by Michael Reilly, AACRAO Executive Director
A few weeks ago I had the pleasure of attending a White House Summit on Access and Inclusion. The Summit corresponded with the release of a report, “Advancing Diversity and Inclusion in Higher Education,” identifying gaps in educational opportunity and highlighting promising efforts to create inclusive campuses. (Read the report here.) The summit included researchers, university administrators and civil rights leaders, as well as students from colleges and universities around the country.
As participants gathered for the summit there was a noticeably somber air in the room. Theodore Shaw, the director of the University of North Carolina at Chapel Hill’s Center for Civil Rights and moderator of the opening panel, described it as the “elephant in the room” referencing the recent election of Donald Trump as president. A number of presenters wondered aloud whether this might be their last invitation to the White house.
There is no question many higher education leaders are anxious about what lies ahead after an election that was as divisive as any in our history. Were the president-elect to follow through on any number of proposals raised during the campaign that anxiety would be more than justified, particularly when it comes higher education’s efforts to improve diversity and inclusion. The anti-immigrant rhetoric was harmful enough, but now that rhetoric could be turned into policies with far more serious impacts.
More than 700,000 young people who came to the U.S. as children of undocumented immigrants are receiving temporary protections under the Deferred Action for Childhood Arrivals or DACA program. Many of these young people are studying at our colleges and universities. Hundreds of college and university presidents and administrators have called for continuation and expansion of DACA. Students who registered under DACA in good faith now are fearful of what the new administration will do with the information they provided.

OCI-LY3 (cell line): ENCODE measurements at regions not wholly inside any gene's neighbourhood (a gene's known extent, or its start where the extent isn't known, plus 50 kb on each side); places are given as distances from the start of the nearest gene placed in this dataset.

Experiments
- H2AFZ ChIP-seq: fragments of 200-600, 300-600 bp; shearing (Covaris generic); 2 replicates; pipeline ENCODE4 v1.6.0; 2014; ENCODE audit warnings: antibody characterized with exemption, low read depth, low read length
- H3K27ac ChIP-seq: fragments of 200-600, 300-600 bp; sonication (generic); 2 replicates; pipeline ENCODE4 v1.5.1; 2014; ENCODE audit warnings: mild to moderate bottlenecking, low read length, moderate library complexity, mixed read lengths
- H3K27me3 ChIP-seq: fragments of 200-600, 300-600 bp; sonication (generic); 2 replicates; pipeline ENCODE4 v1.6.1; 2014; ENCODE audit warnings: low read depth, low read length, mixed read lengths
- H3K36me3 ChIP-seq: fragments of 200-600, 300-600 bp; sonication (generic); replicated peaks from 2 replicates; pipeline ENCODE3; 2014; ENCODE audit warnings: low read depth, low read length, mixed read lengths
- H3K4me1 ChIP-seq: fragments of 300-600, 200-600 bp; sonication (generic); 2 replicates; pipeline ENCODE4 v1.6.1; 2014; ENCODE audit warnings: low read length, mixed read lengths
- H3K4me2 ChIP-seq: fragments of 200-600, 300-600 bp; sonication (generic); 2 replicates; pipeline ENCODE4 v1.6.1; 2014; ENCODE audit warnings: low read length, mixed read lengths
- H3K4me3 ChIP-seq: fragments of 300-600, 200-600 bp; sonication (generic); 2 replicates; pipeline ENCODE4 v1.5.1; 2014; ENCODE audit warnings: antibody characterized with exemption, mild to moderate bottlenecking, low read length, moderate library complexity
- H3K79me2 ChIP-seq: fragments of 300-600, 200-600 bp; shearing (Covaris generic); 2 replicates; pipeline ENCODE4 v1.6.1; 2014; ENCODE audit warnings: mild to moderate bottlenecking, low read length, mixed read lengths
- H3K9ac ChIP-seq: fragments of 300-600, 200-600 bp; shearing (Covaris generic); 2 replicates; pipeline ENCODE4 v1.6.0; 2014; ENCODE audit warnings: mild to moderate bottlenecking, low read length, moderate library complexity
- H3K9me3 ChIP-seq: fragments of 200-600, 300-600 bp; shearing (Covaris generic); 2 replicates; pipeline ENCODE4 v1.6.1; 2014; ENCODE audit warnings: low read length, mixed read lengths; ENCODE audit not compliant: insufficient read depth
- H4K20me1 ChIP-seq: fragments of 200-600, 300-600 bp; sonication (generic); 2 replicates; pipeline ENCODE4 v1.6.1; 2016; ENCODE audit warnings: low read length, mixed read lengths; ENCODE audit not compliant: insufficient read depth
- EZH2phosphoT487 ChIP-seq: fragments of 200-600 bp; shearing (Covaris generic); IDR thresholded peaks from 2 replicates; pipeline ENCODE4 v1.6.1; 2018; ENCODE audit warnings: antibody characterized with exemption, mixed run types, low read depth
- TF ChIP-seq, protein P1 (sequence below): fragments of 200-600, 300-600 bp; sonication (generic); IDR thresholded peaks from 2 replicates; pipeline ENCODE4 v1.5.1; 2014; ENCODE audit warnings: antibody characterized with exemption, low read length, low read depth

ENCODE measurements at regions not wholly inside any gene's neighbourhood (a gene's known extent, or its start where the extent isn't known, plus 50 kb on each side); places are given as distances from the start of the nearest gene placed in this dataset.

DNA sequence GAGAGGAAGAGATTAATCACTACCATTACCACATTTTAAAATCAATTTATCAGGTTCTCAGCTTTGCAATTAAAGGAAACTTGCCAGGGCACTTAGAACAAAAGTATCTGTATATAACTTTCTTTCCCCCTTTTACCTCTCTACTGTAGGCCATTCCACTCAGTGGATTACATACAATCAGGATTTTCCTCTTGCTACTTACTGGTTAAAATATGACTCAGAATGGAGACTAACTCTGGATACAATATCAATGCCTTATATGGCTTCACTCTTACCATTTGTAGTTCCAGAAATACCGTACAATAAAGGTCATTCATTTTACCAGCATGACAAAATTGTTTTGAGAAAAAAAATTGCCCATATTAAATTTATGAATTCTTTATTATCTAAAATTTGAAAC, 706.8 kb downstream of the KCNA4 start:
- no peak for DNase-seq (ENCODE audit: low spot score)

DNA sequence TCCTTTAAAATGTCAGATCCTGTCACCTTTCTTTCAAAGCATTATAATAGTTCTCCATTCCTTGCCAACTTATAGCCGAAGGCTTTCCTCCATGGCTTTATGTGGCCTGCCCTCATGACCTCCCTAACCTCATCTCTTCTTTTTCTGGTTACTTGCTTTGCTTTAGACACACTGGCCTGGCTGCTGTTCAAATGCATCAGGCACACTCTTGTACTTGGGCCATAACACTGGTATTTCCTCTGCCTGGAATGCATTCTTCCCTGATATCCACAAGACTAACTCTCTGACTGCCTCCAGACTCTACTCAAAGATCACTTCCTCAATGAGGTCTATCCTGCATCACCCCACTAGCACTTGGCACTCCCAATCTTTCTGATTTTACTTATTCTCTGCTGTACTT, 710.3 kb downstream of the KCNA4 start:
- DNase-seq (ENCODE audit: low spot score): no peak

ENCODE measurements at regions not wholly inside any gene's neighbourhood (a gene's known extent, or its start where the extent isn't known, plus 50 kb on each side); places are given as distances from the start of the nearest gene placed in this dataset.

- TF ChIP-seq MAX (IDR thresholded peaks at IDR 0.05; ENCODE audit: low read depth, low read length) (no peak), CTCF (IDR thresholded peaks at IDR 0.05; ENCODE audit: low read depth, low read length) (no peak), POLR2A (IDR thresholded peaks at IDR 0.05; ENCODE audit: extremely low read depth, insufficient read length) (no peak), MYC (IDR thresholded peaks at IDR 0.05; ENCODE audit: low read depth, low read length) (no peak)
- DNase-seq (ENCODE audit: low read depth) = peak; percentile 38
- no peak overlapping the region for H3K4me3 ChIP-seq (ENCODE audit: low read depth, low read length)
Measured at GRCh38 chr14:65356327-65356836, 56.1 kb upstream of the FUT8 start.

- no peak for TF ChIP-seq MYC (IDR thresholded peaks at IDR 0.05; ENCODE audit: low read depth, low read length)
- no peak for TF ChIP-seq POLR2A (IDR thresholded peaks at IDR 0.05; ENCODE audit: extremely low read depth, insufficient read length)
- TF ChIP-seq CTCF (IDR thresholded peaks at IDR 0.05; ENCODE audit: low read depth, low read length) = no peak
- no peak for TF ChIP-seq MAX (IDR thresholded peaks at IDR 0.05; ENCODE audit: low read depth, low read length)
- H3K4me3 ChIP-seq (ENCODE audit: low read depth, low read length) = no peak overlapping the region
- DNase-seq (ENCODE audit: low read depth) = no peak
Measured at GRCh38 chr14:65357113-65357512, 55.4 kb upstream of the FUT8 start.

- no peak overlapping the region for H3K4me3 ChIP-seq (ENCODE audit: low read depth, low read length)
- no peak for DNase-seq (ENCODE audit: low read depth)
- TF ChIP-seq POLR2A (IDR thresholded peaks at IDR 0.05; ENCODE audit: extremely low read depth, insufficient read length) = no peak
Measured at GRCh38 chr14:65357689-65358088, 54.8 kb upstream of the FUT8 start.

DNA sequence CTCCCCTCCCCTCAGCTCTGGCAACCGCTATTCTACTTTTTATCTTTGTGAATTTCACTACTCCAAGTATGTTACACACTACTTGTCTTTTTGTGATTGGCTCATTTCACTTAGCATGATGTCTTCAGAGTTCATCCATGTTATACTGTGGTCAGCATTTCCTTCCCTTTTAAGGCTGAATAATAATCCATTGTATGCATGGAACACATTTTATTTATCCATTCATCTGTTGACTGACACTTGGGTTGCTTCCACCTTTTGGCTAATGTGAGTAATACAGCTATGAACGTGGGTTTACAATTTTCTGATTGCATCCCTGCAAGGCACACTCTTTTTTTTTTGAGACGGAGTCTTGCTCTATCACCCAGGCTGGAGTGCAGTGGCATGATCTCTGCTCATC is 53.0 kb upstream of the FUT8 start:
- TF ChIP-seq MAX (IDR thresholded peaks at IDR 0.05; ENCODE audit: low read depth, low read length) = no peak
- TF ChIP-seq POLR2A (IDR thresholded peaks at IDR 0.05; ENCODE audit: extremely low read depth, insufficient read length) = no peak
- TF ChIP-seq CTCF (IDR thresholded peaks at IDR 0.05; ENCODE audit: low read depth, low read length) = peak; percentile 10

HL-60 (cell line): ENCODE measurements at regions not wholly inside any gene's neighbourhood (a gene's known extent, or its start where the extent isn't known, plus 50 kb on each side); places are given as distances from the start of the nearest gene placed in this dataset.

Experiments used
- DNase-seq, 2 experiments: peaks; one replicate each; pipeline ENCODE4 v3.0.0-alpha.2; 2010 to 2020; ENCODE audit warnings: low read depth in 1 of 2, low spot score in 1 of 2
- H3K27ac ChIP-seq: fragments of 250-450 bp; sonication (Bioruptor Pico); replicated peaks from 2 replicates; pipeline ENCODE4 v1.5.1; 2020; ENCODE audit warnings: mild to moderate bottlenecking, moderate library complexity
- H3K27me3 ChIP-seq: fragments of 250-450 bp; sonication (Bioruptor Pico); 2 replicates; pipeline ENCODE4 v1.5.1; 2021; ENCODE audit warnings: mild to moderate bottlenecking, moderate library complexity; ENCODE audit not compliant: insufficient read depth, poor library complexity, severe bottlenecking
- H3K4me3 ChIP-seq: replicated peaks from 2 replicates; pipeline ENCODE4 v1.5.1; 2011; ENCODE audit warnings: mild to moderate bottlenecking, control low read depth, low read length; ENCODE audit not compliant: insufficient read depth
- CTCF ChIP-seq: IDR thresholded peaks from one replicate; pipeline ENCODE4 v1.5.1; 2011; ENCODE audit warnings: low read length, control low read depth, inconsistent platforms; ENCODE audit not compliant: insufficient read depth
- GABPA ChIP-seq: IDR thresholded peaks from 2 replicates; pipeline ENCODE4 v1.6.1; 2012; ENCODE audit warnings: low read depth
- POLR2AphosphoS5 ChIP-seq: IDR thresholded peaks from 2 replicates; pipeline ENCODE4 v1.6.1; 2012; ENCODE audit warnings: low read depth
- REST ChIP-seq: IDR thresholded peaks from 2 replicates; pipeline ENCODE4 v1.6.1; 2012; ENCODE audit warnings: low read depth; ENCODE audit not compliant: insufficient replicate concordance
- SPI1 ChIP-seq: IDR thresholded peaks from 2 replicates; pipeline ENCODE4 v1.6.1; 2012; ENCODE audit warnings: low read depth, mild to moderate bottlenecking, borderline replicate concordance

There are also significant concerns about how the anti-immigrant, anti-Muslim rhetoric will impact international student enrollments on our campuses. Moody’s Investor Service recently called international student enrollment an “uncertain revenue stream” given the president elect’s campaign proposals that included the possible elimination of the J-1 visa exchange program and “extreme vetting” of visa applicants from countries “that have a history of exporting terrorism”. Australian officials have announced that they expect to see an increase in international student enrollment as a result of the U.S. election and the Brexit vote in the UK.
While there are worrisome possibilities emerging from the new administration, one takeaway from the Diversity and Inclusion Summit was that creating diverse and inclusive campus communities rests more with us than anything that might come out of Washington. There is good work underway at many of our colleges and universities but also tremendous challenges as many of the student leaders at the Summit articulated.
The most striking image I took from the Summit was of Theodore Shaw, who has committed his life and career to confronting injustice, sitting at one end of the head table while Payton Head, former president of the University of Missouri’s Student’s Association, whose social media post after experiencing a racial slur sparked a national conversation on racism and inclusion, sat at the other end. It was a fitting reminder that there are strong young leaders ready to take the torch and continue the work of building diverse and inclusive campus communities.